Jazmine Hooper rounded out the trio. As the third member of the singing group that year, she stood out from the other two because of her methods of personal expression including tie-dyed hair, multiple tattoos and piercings. But she wanted to show with her participation that her appearance did not have anything to do with her faith.
“I wanted to perform to remind some of the adults that God loves us all,” Hooper says. “His love is not contingent on my hair, makeup or how I dress.”
Rabbi Cytron-Walker, who had been a pillar of the service for years, left the 2017 Interfaith Baccalaureate impressed. His advice in the planning stages had been to make sure that at the end of every prayer, everyone could say “Amen” without reservation.
“I had no idea what the hymns were, but they were pretty,” Cytron-Walker says. “This year was beautiful. This year was a revolution!”
A Tradition Evolves
CSHS PTO organizers Tobin Osterberg and Jill Cantrell were responsible for the truly inclusive 2017 service. They had taken their mandate for change seriously when the PTO decided the service needed to include more faiths. They were undeterred by critics who felt the presence of both an imam and a rabbi was sufficient. They spent hours talking to people of all different faiths and faith leaders in the community. They realized despite Southlake being predominantly Christian, a service that truly honored the graduates needed to have representation of all the faiths included in the class. They felt the best way to do that was to allow the students to represent themselves.
One of the program additions was a candle lighting ceremony. It acts as the highlight of the service with students representing different faiths standing in a semi-circle, each holding a candle. Once the central candle was lit, the flame was passed to each neighboring student. The image of different faiths sharing the same light was profound. It was a visual confirmation that we shine brighter together than alone.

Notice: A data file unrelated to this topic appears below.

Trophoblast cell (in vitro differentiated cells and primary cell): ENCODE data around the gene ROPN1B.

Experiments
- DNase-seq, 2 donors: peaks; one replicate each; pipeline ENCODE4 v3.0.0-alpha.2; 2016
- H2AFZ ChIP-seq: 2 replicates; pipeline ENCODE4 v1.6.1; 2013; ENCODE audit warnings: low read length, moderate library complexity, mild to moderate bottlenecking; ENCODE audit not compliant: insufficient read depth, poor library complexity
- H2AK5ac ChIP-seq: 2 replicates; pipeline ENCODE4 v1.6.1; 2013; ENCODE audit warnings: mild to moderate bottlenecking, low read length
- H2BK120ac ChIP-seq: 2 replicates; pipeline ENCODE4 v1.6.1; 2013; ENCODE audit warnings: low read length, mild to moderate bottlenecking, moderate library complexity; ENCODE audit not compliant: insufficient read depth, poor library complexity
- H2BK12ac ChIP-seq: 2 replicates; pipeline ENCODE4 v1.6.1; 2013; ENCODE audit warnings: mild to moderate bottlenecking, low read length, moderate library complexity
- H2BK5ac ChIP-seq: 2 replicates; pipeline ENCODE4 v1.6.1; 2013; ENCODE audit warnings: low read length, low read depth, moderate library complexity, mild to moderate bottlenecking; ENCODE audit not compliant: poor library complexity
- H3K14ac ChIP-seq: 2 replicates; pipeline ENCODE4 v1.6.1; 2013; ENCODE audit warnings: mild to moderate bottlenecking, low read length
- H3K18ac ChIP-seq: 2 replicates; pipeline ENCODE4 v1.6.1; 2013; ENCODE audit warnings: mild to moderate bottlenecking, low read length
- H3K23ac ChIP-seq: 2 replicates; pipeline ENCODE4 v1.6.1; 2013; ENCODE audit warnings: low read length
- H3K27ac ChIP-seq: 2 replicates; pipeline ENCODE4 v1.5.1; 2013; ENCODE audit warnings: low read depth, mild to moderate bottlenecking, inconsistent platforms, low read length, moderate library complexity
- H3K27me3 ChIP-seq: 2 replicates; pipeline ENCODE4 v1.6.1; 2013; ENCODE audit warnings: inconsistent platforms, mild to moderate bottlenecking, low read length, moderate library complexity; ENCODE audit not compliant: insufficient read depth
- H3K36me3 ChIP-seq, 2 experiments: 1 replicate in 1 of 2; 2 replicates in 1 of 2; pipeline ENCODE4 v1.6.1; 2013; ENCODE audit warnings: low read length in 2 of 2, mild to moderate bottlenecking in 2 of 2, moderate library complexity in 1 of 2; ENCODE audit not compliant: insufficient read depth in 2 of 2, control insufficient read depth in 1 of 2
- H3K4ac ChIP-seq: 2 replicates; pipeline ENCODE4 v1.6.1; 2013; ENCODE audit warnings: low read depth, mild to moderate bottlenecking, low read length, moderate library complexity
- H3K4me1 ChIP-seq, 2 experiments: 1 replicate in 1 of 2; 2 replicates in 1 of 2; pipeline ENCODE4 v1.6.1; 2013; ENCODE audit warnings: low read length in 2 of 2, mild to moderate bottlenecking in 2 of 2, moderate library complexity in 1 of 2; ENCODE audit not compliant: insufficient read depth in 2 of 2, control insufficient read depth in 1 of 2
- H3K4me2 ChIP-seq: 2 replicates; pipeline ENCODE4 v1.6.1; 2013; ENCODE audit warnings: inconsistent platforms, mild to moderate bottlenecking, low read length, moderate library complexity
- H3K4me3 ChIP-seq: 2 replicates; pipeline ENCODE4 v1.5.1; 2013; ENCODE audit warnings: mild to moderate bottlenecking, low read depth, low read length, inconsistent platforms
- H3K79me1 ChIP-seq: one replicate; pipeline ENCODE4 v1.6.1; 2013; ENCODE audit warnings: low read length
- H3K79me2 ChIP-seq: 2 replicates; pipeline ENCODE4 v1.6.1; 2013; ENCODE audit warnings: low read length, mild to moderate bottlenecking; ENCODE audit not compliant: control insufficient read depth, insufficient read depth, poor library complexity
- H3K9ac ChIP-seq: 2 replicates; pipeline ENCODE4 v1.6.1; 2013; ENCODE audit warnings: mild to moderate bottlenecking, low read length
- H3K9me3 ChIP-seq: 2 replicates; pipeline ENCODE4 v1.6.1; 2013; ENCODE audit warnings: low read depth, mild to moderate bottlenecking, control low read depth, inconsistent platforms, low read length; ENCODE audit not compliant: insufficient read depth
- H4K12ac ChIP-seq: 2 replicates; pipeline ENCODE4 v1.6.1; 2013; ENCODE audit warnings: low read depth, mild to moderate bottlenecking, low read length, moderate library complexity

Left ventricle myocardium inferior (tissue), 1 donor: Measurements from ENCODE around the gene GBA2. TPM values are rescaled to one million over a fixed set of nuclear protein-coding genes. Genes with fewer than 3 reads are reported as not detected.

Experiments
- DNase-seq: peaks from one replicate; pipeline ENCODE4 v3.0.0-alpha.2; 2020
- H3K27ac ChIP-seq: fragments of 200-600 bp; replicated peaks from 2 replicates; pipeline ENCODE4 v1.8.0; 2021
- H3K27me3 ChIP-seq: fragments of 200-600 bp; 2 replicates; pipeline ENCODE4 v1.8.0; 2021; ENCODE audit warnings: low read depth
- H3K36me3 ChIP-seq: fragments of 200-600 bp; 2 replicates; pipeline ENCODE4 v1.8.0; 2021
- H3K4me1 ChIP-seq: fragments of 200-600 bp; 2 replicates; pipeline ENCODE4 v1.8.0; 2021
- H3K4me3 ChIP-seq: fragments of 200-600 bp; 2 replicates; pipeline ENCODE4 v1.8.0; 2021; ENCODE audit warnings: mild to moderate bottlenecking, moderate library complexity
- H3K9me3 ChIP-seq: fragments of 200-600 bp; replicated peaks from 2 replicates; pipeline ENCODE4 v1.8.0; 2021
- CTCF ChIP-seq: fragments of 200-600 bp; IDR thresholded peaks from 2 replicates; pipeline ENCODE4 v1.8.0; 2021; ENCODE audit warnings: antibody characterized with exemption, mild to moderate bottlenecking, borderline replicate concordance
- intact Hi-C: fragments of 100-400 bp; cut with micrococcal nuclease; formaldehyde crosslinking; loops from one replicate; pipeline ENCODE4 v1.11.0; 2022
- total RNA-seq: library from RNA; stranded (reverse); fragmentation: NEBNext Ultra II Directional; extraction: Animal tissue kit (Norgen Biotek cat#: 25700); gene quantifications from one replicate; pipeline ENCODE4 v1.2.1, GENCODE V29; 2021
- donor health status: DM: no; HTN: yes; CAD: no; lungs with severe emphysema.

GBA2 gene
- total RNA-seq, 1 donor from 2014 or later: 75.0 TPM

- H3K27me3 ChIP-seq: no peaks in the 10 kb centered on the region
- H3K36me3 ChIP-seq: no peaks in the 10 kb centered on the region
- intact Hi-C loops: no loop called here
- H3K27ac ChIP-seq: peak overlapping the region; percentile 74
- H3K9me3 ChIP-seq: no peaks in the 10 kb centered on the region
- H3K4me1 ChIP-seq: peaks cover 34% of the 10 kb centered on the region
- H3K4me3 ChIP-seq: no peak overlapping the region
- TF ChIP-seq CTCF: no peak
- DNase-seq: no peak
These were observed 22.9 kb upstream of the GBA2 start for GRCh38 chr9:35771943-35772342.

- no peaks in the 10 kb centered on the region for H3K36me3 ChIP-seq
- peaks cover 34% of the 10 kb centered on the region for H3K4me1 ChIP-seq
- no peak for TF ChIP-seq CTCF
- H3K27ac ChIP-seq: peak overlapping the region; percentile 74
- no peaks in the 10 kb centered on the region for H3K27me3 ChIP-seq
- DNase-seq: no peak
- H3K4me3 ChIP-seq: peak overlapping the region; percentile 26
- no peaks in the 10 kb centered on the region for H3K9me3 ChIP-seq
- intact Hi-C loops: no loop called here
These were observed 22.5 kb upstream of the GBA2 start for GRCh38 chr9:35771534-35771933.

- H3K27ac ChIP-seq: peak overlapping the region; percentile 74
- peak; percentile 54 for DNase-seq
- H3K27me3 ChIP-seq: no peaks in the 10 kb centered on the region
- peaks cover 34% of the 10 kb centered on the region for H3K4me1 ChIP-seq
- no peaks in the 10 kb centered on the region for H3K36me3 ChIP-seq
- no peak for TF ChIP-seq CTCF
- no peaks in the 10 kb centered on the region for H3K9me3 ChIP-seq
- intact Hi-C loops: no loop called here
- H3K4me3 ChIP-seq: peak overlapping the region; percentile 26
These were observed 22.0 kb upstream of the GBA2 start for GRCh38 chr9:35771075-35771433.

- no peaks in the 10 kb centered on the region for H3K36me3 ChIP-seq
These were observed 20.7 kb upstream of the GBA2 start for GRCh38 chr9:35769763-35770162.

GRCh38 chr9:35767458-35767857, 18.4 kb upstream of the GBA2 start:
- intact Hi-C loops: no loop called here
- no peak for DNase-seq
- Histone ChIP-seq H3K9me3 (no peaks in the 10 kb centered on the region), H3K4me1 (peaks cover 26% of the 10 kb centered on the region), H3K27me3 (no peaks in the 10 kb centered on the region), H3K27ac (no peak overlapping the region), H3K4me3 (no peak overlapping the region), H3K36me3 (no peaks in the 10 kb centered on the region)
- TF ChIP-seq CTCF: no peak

After the service, Imam AbdelRahman Murphy reflected on the positive feedback he received.
“To hear firsthand and deeply humanize people of different beliefs and backgrounds is a powerful experience,” Murphy says. “People actively mentioned that they were devoted to their particular faith, but found positivity in my message. That is what this is all about, seeing how we can benefit one another while appreciating our differences.”
Cantrell was gratified by how touched people were.
“We received not one single negative comment – quite the opposite – even from people who doubted the most. [CISD Superintendent] Dr. Faltys’ words to us immediately following the service were, ‘I think we have just started a new tradition.’”
Continuing a Legacy
The 2018 Baccalaureate continued this new tradition. Rabbi Cytron-Walker, Imam Abdel RahmanMurphy, Father Jason Wooleyhan and Dr. Todd Renner spoke on the common theme of living a life that matters. They gave homilies on leading a life built on character and love with common values present in all the represented faiths. The event included the same lighting ceremony and the student faith statements. Travis Almand, a recent graduate, represented his Methodist faith and knew the distinctive value of the inclusive service.
“With the many blessings we are given in Southlake, and the positive time of graduation, it is extremely important for our school and community to unite through out faiths.”
Southlake prides itself on traditions of academic, athletic and artistic excellence. We should be equally proud of the lessons we impart on kindness, tolerance, inclusivity and respect. The evolution of the Interfaith Baccalaureate showcases the diversity and beauty of the beliefs in our town. A priest, a rabbi and an imam walked into a Texas church to deliver messages for graduating high school seniors. And we all came out with a deeper understanding of each other and the common values we share. That is a tradition we should cherish and continue to build on.
Nuha Said, MD is a faculty associate at UT Southwestern Medical Center, Southlake resident, wife and mother. Her son graduated from Carroll Senior High School in 2016 and is now a rising junior at the University of Colorado Boulder. She also has two nephews in the area, one who graduated CSHS in 2017 and one who is currently a junior.